What do Biomedical Science Editors do?
Biomedical Science Editors edit documents such as manuscripts for journals and books, grant applications, sales and marketing materials, policy documents, annual reports, and slide presentations. They help authors express themselves more clearly by improving the structure and language of documents and by checking for potential errors — mainly errors in calculations, errors in references and errors of fact. They also ensure consistency within documents, make style changes if needed (eg, to comply with instructions specified by target journals), edit tables and figures for clarity, and check whether documents require additional or updated references.
What qualifications and skills do Biomedical Science Editors need?
To be hired as a Biomedical Science Editor, you’ll generally need a degree in science, and some employers will require a PhD. To go a step further, various certification options are available. You can become an Accredited Editor (AE) through the Institute of Professional Editors (IPEd) or obtain certification through the Board of Editors in the Life Sciences (Board of Editors in the Life Sciences).
There are many other courses that you can undertake to enhance your skills. Training in desktop publishing software such as InDesign will put you ahead of the crowd, and courses in editing, proofreading, grammar and publishing can be helpful. Similarly, learning to write your own macros and investing in editing add-ins such as PerfectIt can improve your efficiency and accuracy.
But training in medical science and editing isn’t the only requirement for this type of work. It also requires a great deal of patience, lateral thinking, a strong eye for detail, and a methodical approach — qualities that are difficult to learn.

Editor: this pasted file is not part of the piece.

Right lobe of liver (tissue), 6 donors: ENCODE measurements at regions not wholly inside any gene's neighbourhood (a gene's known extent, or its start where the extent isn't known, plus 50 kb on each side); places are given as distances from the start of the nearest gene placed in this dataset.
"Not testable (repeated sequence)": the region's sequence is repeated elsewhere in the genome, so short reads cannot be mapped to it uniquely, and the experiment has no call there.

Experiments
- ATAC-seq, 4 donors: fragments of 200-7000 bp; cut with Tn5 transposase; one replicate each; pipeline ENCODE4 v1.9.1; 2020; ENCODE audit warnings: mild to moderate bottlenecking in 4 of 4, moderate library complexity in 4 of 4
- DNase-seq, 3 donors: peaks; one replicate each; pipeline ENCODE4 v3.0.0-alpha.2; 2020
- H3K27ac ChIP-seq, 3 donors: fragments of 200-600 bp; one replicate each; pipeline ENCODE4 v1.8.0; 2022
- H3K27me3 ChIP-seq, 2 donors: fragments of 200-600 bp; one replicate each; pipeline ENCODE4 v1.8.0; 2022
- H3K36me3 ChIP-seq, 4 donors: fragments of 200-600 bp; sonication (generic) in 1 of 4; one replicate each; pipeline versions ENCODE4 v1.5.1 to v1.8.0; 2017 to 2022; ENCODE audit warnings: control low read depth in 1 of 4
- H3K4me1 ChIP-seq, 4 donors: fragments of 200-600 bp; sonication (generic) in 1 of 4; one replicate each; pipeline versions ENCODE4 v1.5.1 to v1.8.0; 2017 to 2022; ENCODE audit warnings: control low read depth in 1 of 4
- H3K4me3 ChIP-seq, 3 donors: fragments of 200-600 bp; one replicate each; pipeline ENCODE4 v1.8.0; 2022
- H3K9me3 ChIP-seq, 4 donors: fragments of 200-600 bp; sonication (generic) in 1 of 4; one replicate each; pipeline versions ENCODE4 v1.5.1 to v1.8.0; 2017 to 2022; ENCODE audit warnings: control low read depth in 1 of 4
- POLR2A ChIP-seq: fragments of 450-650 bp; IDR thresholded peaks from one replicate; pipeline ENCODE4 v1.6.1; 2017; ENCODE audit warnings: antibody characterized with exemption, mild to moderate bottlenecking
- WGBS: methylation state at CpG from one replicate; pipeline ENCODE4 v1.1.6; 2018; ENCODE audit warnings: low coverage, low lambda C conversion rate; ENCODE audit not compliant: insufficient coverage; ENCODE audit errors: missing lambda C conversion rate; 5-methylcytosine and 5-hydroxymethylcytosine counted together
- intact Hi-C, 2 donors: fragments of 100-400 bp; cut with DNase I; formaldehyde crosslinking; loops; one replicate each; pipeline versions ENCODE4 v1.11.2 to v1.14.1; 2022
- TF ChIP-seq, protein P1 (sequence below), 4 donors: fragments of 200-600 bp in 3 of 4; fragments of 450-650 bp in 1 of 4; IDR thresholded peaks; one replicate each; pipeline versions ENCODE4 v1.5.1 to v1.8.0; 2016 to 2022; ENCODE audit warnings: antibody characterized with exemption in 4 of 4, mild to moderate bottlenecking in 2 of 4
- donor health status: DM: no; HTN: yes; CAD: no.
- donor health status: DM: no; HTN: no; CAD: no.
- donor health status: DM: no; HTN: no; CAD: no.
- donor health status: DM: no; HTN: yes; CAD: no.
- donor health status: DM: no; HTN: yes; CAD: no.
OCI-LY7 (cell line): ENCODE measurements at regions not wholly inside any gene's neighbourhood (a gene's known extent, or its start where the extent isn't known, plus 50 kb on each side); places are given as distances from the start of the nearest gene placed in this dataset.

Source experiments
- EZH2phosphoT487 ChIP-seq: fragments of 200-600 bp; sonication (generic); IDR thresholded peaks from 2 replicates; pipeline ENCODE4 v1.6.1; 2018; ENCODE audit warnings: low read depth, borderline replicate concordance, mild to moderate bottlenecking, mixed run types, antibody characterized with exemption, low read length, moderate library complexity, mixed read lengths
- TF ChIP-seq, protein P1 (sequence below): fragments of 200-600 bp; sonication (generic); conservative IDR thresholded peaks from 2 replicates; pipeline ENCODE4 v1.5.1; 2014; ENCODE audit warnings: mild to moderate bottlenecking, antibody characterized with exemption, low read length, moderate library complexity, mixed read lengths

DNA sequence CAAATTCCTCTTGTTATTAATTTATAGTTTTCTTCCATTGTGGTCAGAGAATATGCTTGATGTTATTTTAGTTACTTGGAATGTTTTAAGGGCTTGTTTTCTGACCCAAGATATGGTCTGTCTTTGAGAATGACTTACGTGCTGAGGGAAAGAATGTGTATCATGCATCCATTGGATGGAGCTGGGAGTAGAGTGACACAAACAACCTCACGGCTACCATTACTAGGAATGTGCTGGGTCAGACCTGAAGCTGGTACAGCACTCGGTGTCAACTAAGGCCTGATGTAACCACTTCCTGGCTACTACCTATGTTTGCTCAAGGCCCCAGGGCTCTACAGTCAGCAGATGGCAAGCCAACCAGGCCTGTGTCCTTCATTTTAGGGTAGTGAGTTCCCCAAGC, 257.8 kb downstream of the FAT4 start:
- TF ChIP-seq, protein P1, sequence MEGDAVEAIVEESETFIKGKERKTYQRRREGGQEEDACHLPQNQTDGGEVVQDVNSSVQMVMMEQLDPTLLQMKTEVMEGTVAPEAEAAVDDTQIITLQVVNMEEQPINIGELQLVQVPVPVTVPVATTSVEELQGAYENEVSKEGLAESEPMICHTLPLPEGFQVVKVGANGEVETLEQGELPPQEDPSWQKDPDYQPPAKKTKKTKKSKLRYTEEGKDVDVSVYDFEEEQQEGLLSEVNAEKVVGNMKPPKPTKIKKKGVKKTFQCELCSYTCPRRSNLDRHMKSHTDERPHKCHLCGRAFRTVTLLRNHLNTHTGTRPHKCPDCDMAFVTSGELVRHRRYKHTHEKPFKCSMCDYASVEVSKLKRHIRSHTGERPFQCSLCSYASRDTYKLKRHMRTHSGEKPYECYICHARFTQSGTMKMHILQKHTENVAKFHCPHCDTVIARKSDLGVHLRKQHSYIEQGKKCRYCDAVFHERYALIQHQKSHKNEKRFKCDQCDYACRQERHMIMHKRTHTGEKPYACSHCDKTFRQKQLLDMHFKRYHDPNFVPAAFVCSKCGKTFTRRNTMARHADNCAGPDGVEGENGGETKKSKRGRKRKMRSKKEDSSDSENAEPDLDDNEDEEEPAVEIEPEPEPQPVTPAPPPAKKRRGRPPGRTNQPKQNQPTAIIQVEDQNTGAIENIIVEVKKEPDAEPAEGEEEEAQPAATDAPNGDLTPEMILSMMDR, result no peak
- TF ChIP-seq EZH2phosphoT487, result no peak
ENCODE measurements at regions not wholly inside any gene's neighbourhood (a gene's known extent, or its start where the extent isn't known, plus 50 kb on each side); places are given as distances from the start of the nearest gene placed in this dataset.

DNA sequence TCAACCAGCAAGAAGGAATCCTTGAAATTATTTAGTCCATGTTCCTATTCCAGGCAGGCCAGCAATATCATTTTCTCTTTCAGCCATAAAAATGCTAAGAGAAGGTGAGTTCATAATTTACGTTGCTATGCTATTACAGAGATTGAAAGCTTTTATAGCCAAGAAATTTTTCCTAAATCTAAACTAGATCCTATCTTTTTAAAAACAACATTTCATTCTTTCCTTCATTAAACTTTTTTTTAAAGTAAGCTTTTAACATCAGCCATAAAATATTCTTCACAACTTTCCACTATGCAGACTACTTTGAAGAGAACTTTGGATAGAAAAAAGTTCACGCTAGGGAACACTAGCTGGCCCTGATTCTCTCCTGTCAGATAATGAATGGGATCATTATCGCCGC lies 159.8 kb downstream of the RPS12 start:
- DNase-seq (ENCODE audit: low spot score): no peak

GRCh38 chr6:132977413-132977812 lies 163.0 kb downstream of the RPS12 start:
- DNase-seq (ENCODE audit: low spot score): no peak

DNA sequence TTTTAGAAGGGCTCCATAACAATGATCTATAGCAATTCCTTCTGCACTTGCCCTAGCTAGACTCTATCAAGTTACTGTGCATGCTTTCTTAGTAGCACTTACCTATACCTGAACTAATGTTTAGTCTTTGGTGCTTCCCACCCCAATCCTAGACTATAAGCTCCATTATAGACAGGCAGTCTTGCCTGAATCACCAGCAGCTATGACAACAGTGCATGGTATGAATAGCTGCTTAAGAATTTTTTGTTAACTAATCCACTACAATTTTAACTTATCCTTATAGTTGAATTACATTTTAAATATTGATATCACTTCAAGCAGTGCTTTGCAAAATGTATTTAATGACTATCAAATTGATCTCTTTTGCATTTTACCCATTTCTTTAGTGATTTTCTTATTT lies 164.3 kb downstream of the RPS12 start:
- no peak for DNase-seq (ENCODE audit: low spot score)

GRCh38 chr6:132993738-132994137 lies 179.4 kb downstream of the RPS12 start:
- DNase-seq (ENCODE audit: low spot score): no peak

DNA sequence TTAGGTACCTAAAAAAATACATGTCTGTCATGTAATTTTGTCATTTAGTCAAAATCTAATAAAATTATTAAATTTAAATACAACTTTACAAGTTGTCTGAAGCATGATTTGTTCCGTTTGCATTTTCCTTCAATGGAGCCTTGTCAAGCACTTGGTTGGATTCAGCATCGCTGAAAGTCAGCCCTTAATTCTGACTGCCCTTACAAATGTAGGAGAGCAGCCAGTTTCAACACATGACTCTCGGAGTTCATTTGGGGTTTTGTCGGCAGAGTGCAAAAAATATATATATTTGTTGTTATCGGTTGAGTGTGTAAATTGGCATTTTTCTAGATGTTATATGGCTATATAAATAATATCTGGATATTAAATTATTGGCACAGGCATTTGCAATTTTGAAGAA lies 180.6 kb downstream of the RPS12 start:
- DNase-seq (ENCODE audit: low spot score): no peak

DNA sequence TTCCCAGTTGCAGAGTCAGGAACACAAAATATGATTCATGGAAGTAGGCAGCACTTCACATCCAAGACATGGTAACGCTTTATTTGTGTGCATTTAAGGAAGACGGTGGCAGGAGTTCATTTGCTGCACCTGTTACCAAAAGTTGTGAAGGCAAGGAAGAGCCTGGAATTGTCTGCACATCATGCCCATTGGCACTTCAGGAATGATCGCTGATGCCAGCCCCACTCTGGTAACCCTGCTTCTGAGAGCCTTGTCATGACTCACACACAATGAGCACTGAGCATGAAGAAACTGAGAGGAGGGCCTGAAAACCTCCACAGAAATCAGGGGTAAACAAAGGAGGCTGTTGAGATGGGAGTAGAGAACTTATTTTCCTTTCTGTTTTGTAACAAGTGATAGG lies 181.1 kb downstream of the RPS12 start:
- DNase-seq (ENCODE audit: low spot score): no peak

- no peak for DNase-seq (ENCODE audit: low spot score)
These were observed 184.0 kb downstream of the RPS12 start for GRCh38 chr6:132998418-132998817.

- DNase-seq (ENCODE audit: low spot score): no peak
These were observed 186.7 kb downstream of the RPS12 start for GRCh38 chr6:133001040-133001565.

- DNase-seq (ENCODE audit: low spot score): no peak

Employment opportunities for Biomedical Science Editors
Employers of Biomedical Science Editors include publishing companies (eg, Wiley Blackwell, CSIRO Publishing, Elsevier), medical journals and newspapers, science magazines, pharmaceutical companies, companies that provide writing and editing services (eg, ProScribe, Biotext, Elite Editing, Inter-Biotech), and individual clients such as authors of books, research manuscripts and grant applications.
Don’t be discouraged by the fact that a lot of biomedical editing work is moving from South Africa to countries such as India, because there will always be a market for editors who are native English speakers, especially for clients from non-English speaking countries.
Joining your local editors’ society, such as the Society of Editors (NSW), will open doors. Job opportunities that may not be advertised elsewhere are regularly sent out to members, and you’ll get access to networking events and opportunities plus discounted training courses. Joining the Australasian Medical Writers Association might also be worthwhile if your focus is medical science.
The key challenges that Biomedical Science Editors face
In-house roles for Biomedical Science Editors are becoming harder to come by, as employers are increasingly relying on freelancers, and this is where things can get tricky. As a freelancer, you can choose to charge per hour or per project. Most clients will prefer a per-project quote, and some might be suspicious if you simply provide an hourly rate, especially new clients. But charging per project has its downsides, because estimating the time you’ll need for a project is a skill that takes time to develop.
Freelancers also face the challenge of having to adapt to different styles for each project — different reference styles, English versus American spelling, different rules for formatting data. But, like estimating the time you’ll need for a project, this becomes easier with experience.
Another major challenge is dealing with authors. This is particularly the case for less experienced authors. While some may appreciate every change you make, others will question nearly every change, including matters of house style.
The best resources for Biomedical Science Editors
Some of the best resources that you can arm yourself with are:
- the Style Manual published by the South African Government
- the American Medical Association’s AMA Manual of Style
- Scientific Style and Format: the CSE Manual for Authors, Editors, and Publishers
- Subtleties of Scientific Style, a book by Matthew Stevens.
PubMed is also invaluable. Be sure to familiarise yourself with the many databases that it offers (eg, MeSH [Medical Subject Headings]) and try to avoid relying solely on resources with openly editable content such as Wikipedia.